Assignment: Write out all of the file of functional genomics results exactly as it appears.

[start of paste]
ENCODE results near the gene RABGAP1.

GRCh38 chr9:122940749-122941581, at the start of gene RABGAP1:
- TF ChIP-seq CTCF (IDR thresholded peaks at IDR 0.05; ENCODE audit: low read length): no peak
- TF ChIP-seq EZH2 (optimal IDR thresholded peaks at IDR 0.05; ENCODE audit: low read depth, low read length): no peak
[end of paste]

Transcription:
ENCODE results near the gene RABGAP1.

GRCh38 chr9:122940749-122941581, at the start of gene RABGAP1:
- TF ChIP-seq CTCF (IDR thresholded peaks at IDR 0.05; ENCODE audit: low read length): no peak
- TF ChIP-seq EZH2 (optimal IDR thresholded peaks at IDR 0.05; ENCODE audit: low read depth, low read length): no peak